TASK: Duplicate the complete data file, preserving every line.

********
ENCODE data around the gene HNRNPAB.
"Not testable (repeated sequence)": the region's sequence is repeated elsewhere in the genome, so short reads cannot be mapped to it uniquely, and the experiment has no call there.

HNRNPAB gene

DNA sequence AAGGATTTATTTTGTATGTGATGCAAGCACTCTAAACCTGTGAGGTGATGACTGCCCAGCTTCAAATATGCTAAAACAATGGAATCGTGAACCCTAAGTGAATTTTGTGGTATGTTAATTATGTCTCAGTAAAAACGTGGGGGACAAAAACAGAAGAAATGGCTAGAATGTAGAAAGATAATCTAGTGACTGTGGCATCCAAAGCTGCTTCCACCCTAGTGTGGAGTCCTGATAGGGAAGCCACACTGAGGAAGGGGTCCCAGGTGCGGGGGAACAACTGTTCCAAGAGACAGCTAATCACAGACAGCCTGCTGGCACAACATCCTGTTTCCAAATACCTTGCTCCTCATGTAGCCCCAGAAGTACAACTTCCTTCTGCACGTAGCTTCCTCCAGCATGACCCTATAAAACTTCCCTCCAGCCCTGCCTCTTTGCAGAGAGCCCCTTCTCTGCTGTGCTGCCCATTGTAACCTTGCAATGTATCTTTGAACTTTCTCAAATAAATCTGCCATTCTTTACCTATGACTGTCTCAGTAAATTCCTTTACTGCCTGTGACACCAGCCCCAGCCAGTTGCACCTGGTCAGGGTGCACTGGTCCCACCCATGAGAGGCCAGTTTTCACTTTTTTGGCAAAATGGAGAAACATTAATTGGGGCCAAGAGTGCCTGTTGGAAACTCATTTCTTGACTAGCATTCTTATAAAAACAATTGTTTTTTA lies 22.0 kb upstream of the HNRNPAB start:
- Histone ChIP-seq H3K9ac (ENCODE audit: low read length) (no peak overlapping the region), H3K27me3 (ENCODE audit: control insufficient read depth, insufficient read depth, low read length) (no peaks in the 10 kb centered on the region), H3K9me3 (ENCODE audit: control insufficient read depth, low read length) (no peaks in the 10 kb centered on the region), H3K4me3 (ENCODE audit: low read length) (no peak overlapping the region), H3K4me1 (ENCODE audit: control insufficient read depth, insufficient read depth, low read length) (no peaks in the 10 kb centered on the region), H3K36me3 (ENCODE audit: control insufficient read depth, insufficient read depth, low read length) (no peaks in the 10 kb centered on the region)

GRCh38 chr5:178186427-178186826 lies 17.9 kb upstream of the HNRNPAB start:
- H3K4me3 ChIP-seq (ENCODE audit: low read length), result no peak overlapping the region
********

ENCODE data around the gene HNRNPAB.
"Not testable (repeated sequence)": the region's sequence is repeated elsewhere in the genome, so short reads cannot be mapped to it uniquely, and the experiment has no call there.

HNRNPAB gene

DNA sequence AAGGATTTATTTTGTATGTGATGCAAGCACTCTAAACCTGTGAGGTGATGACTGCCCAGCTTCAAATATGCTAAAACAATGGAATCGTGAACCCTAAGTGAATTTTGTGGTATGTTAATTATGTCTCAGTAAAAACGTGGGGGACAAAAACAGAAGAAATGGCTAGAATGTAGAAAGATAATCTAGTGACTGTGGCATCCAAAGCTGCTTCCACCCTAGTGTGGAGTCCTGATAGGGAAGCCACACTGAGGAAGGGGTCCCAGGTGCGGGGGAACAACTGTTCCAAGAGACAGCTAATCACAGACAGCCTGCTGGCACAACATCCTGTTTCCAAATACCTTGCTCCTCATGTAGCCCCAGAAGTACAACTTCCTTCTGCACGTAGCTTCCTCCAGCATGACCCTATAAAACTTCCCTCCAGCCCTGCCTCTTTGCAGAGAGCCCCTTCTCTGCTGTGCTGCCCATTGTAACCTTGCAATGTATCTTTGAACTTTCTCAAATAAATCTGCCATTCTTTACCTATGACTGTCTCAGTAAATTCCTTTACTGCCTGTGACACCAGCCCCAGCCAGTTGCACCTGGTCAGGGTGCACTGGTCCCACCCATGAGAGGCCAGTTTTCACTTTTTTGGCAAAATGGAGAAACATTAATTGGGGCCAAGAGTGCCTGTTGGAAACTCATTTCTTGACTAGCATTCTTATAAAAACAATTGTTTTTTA lies 22.0 kb upstream of the HNRNPAB start:
- Histone ChIP-seq H3K9ac (ENCODE audit: low read length) (no peak overlapping the region), H3K27me3 (ENCODE audit: control insufficient read depth, insufficient read depth, low read length) (no peaks in the 10 kb centered on the region), H3K9me3 (ENCODE audit: control insufficient read depth, low read length) (no peaks in the 10 kb centered on the region), H3K4me3 (ENCODE audit: low read length) (no peak overlapping the region), H3K4me1 (ENCODE audit: control insufficient read depth, insufficient read depth, low read length) (no peaks in the 10 kb centered on the region), H3K36me3 (ENCODE audit: control insufficient read depth, insufficient read depth, low read length) (no peaks in the 10 kb centered on the region)

GRCh38 chr5:178186427-178186826 lies 17.9 kb upstream of the HNRNPAB start:
- H3K4me3 ChIP-seq (ENCODE audit: low read length), result no peak overlapping the region